WHY DO YOU NEED TO MAINTAIN TACTICAL GEAR?
I know it’s easy. simple, really. you get back from a long day out in the world, covered in mud and grime. your gear, whether that be your range bag, your everyday carry, your ifak, your uniform, etc., is immediately flung into the trunk, and you, into the shower, then to bed. yeah, everything else is still dirty, but that can be taken care of another time. flash forward a few months, a year. guess what? your stuff is wrecked, torn, worn down. filthy. someone has to tell you: it smells like you sweat sewer water. You found out yesterday that your bulletproof vest isn’t so bulletproof. Ouch. Neglecting your gear will not only mean a dip in your bank account, but you will also sacrifice comfort, cleanliness, and equipment dependability when you need it most. Get it together
Don’t take your gear for granted, you paid good money for it. It does a lot for you.
This is an intervention. Please maintain your tactical gear!
WHAT DO YOU NEED TO START?
Thankfully, tactical gear maintenance doesn’t have to eat at your bank account. Although washing procedures may differ depending on the gear in question and what the gear has been exposed to, it is important to invest in a soft bristle brush, a brush with tougher bristles, and a mild soap. Any type of mild soap will work, but if you wish to concoct one from home, either 1) mix about a tablespoon of dish soap like Dawn or Ivory with a cup of water or 2) use warm water to dilute baking soda (one part baking soda to three parts water). Unless otherwise specified, avoid alcohol or bleach when cleaning your tactical gear. In sum, how to wash tactical gear is easy. Actually doing it is the hard part.
WHAT REGULAR MAINTENANCE NEEDS TO BE DONE?
Tactical gear maintenance must be done consistently; here are the things you should do at the end of each day.
HOW TO WASH TACTICAL GEAR BACKPACK?
I would recommend washing your gear once completely every couple of weeks, or more as needed. Before washing any sort of tactical gear, be sure to read the care instructions. Otherwise, you might be stuck investing in new gear anyway. For example, do not, under any circumstance, soak ballistic armor lest you be the one going ballistic. Water will ruin the armor’s ballistic properties.
Generally, follow these instructions: remove stains or dirt with a cloth. Then, create a bath with water and a washing product that won’t harm your gear. Insert and clean your gear. Afterwards, rinse the soap off with fresh water. Let the gear air dry.
Certain types of dirt, however, require certain kinds of care. I will outline general cleaning instructions depending on the type of “dirty” in question.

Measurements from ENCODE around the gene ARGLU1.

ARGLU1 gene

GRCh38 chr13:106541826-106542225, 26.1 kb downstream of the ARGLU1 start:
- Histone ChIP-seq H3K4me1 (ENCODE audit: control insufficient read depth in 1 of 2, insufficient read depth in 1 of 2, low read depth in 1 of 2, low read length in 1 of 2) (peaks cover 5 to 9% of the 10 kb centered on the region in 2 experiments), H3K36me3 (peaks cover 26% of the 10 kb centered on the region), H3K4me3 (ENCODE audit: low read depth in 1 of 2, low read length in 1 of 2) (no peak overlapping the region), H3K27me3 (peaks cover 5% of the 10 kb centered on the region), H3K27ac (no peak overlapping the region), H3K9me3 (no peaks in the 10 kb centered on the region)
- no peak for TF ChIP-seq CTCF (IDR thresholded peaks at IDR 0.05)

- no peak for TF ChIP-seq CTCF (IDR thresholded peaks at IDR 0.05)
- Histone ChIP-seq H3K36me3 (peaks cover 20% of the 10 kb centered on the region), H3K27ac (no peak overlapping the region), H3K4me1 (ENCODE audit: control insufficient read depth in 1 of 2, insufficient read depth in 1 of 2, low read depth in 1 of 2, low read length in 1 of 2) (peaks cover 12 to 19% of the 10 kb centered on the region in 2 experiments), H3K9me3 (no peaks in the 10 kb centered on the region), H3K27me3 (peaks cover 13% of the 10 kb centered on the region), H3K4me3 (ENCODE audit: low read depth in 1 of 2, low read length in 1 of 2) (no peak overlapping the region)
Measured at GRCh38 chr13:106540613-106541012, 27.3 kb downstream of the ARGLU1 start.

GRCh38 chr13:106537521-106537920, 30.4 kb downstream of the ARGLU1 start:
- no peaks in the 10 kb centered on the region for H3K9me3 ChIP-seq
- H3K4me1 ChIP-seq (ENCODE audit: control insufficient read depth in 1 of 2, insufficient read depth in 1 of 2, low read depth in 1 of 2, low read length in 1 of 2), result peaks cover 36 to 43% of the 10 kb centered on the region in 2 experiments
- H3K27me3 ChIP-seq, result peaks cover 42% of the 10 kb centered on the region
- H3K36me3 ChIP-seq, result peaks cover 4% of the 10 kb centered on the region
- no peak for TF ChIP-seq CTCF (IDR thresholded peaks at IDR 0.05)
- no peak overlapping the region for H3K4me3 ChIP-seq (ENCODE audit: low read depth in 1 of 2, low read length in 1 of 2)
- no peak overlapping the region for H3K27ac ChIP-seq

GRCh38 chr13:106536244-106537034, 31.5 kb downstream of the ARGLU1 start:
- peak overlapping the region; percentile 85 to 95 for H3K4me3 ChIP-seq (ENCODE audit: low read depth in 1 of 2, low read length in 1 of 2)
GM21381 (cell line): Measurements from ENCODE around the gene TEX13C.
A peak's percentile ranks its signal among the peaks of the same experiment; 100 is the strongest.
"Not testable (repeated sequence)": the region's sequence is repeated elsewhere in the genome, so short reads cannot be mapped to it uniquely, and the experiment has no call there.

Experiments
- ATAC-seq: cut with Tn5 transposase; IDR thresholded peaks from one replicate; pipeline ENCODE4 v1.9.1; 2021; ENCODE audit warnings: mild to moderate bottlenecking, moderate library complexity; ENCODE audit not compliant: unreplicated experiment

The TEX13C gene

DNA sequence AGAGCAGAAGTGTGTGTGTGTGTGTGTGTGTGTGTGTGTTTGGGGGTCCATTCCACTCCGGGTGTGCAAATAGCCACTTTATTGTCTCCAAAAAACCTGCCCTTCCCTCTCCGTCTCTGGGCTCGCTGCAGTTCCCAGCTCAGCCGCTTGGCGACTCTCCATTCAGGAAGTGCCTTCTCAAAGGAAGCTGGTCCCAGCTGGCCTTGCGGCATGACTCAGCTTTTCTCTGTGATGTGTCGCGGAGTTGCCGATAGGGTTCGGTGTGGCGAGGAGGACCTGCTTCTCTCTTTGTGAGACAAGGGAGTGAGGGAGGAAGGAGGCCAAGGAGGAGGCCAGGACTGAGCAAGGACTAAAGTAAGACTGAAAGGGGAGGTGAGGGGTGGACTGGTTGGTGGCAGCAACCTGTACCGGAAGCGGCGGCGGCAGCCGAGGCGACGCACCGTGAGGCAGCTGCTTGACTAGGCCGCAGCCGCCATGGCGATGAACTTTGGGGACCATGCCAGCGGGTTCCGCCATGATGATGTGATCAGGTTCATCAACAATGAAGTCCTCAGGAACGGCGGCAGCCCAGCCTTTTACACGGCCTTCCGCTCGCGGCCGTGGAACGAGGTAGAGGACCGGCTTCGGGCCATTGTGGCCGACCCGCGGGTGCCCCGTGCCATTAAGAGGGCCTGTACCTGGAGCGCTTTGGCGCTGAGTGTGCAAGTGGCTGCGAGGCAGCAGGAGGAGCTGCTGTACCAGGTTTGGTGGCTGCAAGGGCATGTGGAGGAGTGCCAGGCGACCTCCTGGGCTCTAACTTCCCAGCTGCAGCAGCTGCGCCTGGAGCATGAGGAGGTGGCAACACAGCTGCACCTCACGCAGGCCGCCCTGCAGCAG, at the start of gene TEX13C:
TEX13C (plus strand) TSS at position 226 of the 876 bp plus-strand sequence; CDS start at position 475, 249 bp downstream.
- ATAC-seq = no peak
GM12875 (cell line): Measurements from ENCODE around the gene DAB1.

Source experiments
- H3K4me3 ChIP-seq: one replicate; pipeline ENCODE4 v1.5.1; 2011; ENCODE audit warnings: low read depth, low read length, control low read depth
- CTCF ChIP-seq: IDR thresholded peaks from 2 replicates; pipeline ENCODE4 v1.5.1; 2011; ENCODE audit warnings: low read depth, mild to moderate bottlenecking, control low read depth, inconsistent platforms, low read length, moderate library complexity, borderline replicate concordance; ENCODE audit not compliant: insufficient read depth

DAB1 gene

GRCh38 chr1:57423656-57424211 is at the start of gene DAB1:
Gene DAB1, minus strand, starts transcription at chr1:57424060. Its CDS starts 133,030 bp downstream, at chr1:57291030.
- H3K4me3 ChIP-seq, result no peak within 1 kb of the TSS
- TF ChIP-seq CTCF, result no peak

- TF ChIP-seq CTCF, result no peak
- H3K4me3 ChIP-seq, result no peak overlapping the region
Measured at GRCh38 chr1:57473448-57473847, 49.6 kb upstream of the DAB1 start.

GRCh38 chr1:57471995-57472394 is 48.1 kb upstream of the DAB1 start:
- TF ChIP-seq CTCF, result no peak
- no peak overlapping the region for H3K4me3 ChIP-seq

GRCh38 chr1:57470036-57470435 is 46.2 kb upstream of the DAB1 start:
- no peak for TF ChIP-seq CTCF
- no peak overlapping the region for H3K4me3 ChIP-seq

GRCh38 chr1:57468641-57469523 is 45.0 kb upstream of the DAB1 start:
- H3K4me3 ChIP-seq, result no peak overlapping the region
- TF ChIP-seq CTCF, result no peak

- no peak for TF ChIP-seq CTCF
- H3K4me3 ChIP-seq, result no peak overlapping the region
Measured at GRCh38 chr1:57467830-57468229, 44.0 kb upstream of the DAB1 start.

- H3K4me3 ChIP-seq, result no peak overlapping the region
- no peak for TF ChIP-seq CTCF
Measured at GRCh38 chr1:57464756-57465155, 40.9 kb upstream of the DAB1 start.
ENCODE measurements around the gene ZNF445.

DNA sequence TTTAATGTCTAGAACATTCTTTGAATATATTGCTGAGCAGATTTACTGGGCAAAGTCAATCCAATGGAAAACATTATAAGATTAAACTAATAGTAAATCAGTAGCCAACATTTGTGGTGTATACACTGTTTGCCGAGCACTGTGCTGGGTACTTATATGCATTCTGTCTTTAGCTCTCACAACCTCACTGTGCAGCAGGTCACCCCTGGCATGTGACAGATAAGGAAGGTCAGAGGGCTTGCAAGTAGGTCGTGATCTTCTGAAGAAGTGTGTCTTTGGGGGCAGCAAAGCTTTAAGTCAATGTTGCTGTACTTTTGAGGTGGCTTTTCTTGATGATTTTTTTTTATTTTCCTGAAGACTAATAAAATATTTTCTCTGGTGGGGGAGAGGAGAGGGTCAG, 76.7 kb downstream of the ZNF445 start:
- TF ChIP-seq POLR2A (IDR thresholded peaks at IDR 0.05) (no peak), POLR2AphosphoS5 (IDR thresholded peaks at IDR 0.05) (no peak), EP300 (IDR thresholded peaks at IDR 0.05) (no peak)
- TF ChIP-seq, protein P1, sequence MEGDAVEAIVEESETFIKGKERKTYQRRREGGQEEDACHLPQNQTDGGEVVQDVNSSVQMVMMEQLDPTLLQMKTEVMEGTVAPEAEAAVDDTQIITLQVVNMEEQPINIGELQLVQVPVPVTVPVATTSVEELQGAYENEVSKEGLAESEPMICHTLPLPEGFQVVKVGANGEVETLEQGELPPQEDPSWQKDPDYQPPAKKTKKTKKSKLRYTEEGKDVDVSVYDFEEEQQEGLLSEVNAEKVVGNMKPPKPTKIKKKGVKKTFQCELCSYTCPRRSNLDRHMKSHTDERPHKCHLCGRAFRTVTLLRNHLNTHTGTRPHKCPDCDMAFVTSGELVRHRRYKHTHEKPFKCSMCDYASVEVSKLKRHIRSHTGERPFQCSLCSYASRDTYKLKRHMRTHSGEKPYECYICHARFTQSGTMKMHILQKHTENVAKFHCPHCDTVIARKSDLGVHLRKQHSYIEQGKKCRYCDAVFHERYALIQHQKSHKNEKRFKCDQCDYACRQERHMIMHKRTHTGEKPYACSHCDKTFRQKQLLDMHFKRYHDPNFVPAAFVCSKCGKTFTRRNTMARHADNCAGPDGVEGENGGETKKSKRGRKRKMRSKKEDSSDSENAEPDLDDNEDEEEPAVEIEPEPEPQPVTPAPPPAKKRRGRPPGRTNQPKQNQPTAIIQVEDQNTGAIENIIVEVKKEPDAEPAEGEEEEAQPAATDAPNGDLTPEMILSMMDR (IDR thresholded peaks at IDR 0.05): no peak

SALT: Beware, salt is one stone-cold killer: once it finds you, nobody is safe. Whether the salt is in water or your own sweat, it is imperative to clean salt of your gear because of its extremely corrosive qualities. Rinse your gear in fresh water before hanging it to dry. Clean every piece of equipment individually, and if applicable, remove, wipe, and leave batteries to dry as well. Once the gear is dry, remove the dry salt off with a soft-bristle brush.
MUD: Rinse your gear in fresh water, then hang it to dry. Use a hard-bristle brush to remove the dirt.
SAND: If you’re surviving in the desert, you are no stranger to sand and sweat. Every day that you are out with your gear, brush it with a soft-bristle brush, and allow the stench of sweat to air out. Wipe the contents down, and try to get all the sand out (what would you rather: sand or glitter?). Rinse the gear and allow it to dry at your soonest convenience.
Since nothing is completely waterproof, waterproofing your gear is another component of tactical gear maintenance. It is important to continually spray items that are waterproof or water-resistant with a waterproofing spray like this one so that your gear remains protected from the elements as times goes on.
In terms of gear maintenance, other than how to wash tactical gear, it is crucial to know what to do with your gear in the interim. While gear is wet, leave it to dry in an open space, ideally out of the sun to keep colors vibrant. Leave ballistic vests and the like to hang up over night rather than shoved into a closet. As a general rule, treat your gear like you would a pet gerbil: let it breathe in open air instead of crushed under your gym bag in the trunk of your car.